Tiffany Yu, CEO & Founder of Diversability, wearing a windowed face mask that is meant to enable communication for people with hearing disabilities | Twitter | @CyrusGift
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Faces half obscured with plain pale blue or colourful fabric have become a familiar sight. On streets, in shops and on public transport, wearing masks has become compulsory in many countries.

The live-saving potential of face coverings is becoming more widely researched – but every mask presents a communication challenge for someone who is deaf or hard of hearing.

“If they can’t hear and they can’t see your lips moving, then they don’t know that they’re being addressed,” says Tiffany Yu, CEO & Founder of Diversability.

More than 5% of the world’s population is deaf or hard of hearing, according to the World Health Organization – and by 2050, it’s estimated 900 million people will have hearing-related disabilities.

Yu, a World Economic Forum Global Shaper, wants to promote the wearing of masks with see-through windows that allow people to read lips. She has set up #Masks4Disability – an initiative to distribute these masks across the United States for free.

Hundreds of masks have already been given out – and now the idea is catching on in places like Sri Lanka too.

Here she explains how it came about and why more accessible masks benefit everyone.

Where did the idea come from?

Tiffany Yu: The Forum’s Equity and Inclusion Steering Committee was hosting a webinar on COVID-19 response, and we had breakout groups related to different different types of communities that were impacted. I started hearing a lot of messages around the fact that masks weren’t accessible.

There are inequities that are presented by current N95 masks or current cloth coverings, because a lot of people who are deaf or hard of hearing need to be able to see facial expressions or read lips in their communication.

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Need a mask? Diversability’s #Masks4Disability project in partnership with @globalshaperscommunity @sfglobalshapers provides free, accessible face masks to anyone in the disability community and their care team in the US. • Our masks from @kimulifashionability feature clear windows to allow lip read and facial expressions, suitable for our Deaf and Hard of Hearing community members. If you are disabled and still need a mask: http://bit.ly/masks4disability #Diversability #Masks4All #WearAMask • [Image Description: On a light blue background. At the top of the graphic, there is a womxn of color wearing a beige/black patterned mask with a clear material at the center so that the mouth is visible, a windowed mask. Below, text in black, “Do you need face masks for yourself & your PAs/care team?” And, below that in purple, “#Masks4Disability.” Below in black reads, http://bit.ly/masks4disability. And, below in blue, “#ShapingDisability” with the Global Shapers Community logo at the bottom right.]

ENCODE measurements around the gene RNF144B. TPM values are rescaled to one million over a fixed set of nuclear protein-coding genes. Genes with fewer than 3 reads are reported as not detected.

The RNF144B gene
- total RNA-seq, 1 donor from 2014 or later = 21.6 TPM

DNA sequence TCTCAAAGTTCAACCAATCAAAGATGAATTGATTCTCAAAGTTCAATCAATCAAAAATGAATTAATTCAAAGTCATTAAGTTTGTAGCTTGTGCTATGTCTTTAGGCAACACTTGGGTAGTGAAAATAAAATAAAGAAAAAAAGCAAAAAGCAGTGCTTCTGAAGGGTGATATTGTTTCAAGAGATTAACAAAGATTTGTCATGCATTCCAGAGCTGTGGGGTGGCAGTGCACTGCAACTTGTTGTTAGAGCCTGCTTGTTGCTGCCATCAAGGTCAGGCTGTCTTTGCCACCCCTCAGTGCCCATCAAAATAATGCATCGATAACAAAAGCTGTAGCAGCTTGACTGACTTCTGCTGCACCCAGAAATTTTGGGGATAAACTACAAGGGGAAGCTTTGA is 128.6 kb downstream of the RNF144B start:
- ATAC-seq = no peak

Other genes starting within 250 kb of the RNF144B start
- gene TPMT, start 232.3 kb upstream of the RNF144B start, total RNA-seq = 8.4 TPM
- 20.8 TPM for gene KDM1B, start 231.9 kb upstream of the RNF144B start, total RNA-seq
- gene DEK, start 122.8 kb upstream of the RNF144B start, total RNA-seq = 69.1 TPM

A post shared by Diversability Disability Pride (@diversability) on

It made me realize that a lot of large cities like Chicago, San Francisco and New York have launched mutual aid efforts during COVID-19. But what about the smaller cities where you don’t have access to a mutual aid network? And some people who are disabled may prefer not to have to go out and collect masks.

So that’s why we decided the best way to do this would be to ship them. We partnered with a sustainable fashion brand in Uganda named Kimuli Fashionability to distribute these windowed facemasks to anyone in the US.

How do accessibility solutions benefit us all?

This is one of the things I try and highlight in my work: when you design things for people with disabilities, you actually design things that are better for everybody.

Mainly, these masks are for people who are deaf or hard of hearing, who rely on being able to see your lips moving so they know they’re being addressed. But they’re helpful for everyone. That is at the root of inclusive design. Windowed masks let others know that you are smiling or talking to you, even if they can hear well.

It’s the little things that matter right now, when we’re not as social as we used to be, like being able to go out and smile at someone, not just through your eyes, but also through being able to see your mouth.

What inspired you to set up Diversability?

I was involved in a car accident as a kid where my Dad, who was driving, unfortunately passed away. It was a single vehicle car accident. And I acquired a spinal cord injury – known as a brachial plexus injury – that would end up paralyzing one of my arms.

Growing up, I just felt like I didn’t really have support. And part of the reason why I started my organization was really wanting to root myself in a community.

Once I rooted myself in a disability community, I became really proud of my disability identity. But what it also made me realize was that I wanted to use whatever power and privilege I had to fight for more disability equity and more disability justice.

What’s next?

We are just planning to continue shipping out as many masks as we can in the US. We will ship out masks until we have no more.

Other cities and countries are interested too – for example, in Colombo, Sri Lanka a Global Shaper is looking to do something similar. I’ve had requests through from other people who want to start something similar in Uganda.

I want to spread awareness that our current mask culture does create inequities.

A windowed mask is better for people who are deaf or hard of hearing, but also better for everyone.

This article was republished from the World Economic Forum.


Also read: Anti-mask group gives ‘wake-up call’ to boycott masks, says it’s a sign of slavery


 

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